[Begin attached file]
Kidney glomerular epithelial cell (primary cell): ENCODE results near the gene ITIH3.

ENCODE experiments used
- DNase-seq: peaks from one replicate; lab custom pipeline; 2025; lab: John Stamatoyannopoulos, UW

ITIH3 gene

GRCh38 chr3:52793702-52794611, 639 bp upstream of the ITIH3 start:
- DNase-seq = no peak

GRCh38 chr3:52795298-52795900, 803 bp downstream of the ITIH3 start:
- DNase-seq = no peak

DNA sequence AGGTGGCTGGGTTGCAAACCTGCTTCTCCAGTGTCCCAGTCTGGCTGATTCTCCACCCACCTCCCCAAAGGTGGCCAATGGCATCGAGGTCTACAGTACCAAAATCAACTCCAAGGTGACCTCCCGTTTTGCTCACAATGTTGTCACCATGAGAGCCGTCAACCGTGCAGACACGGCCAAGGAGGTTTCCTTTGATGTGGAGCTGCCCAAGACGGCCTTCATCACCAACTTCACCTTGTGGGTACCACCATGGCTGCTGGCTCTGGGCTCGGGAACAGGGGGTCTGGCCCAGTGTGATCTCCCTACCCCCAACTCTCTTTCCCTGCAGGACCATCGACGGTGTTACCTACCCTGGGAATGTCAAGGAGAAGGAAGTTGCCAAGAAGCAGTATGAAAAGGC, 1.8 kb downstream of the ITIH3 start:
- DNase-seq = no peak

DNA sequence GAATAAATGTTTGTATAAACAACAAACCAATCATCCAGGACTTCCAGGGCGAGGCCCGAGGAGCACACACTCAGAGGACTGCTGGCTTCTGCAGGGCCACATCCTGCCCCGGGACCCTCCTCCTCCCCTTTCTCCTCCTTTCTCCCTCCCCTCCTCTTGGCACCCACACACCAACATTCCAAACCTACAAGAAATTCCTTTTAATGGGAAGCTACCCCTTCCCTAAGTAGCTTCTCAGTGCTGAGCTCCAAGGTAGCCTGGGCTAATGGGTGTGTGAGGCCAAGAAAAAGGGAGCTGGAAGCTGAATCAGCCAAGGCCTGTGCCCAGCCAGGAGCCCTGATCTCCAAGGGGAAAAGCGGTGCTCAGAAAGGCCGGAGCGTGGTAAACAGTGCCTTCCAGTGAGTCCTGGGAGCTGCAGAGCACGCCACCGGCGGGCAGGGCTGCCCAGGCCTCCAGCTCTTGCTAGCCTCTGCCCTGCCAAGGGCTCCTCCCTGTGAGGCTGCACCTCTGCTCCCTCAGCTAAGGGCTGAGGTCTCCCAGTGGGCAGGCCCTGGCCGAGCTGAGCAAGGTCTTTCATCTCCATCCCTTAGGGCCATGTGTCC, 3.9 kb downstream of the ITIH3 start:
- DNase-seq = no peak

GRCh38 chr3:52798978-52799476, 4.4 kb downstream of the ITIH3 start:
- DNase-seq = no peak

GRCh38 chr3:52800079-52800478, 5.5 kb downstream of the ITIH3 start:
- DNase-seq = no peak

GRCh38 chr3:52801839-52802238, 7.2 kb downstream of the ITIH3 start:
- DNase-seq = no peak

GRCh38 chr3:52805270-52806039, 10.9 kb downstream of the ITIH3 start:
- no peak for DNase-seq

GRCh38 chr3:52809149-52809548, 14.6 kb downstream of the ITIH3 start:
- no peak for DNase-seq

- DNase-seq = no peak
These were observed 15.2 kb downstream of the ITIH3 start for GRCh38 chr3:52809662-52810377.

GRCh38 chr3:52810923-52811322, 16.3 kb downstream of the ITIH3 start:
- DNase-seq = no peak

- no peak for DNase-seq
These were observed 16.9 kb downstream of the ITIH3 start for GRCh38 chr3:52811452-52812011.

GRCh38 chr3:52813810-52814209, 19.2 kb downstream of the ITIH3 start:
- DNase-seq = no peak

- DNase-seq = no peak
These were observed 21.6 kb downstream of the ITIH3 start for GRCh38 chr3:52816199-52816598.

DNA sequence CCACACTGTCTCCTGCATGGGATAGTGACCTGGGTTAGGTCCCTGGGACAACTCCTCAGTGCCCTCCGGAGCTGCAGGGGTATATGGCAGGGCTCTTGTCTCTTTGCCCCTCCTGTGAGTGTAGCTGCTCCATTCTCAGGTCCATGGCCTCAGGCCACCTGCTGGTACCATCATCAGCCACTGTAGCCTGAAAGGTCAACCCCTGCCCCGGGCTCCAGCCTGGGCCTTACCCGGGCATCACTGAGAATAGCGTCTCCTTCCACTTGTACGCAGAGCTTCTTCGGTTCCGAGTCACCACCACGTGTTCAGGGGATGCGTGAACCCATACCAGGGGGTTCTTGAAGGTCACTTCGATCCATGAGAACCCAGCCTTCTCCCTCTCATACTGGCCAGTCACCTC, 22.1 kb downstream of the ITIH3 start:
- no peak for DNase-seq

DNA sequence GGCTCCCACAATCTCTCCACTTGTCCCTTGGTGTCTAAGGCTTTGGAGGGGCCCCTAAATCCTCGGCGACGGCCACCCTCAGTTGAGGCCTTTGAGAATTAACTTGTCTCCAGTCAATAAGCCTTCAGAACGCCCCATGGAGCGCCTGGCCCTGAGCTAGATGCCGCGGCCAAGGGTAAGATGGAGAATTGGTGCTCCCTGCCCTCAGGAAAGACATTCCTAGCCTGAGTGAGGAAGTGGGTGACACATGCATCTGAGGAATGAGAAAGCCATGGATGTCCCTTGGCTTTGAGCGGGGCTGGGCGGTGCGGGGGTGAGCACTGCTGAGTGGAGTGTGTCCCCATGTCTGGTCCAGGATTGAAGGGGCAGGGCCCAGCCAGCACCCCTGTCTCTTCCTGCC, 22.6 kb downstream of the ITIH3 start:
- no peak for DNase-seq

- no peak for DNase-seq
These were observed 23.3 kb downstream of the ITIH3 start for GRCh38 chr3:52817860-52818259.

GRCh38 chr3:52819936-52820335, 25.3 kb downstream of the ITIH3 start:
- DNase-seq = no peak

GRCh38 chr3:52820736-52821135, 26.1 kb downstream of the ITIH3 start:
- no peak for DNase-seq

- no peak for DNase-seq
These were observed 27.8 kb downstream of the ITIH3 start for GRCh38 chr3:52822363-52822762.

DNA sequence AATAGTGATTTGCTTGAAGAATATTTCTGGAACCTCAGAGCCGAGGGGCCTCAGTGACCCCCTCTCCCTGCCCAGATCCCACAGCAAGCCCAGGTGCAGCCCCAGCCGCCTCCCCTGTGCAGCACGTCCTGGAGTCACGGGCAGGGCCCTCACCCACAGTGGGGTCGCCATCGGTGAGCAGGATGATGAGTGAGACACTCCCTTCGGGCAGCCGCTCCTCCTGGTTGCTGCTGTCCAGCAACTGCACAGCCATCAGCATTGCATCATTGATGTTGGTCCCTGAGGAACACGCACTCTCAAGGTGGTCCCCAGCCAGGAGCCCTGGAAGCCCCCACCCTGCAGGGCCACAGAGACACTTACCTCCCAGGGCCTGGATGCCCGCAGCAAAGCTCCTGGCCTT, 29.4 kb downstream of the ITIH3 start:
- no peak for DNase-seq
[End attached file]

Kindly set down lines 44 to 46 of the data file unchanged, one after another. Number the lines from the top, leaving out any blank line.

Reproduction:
These were observed 27.8 kb downstream of the ITIH3 start for GRCh38 chr3:52822363-52822762.

DNA sequence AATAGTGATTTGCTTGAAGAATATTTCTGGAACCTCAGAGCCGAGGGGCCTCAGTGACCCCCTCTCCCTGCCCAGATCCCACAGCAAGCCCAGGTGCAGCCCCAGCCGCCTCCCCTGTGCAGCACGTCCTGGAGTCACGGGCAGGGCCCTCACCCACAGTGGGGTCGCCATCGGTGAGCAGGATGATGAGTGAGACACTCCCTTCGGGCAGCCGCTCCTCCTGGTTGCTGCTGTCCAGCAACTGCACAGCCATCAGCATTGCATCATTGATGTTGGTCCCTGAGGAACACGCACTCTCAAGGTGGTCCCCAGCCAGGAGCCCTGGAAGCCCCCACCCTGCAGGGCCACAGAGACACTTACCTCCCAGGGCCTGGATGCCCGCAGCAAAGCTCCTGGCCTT, 29.4 kb downstream of the ITIH3 start:
- no peak for DNase-seq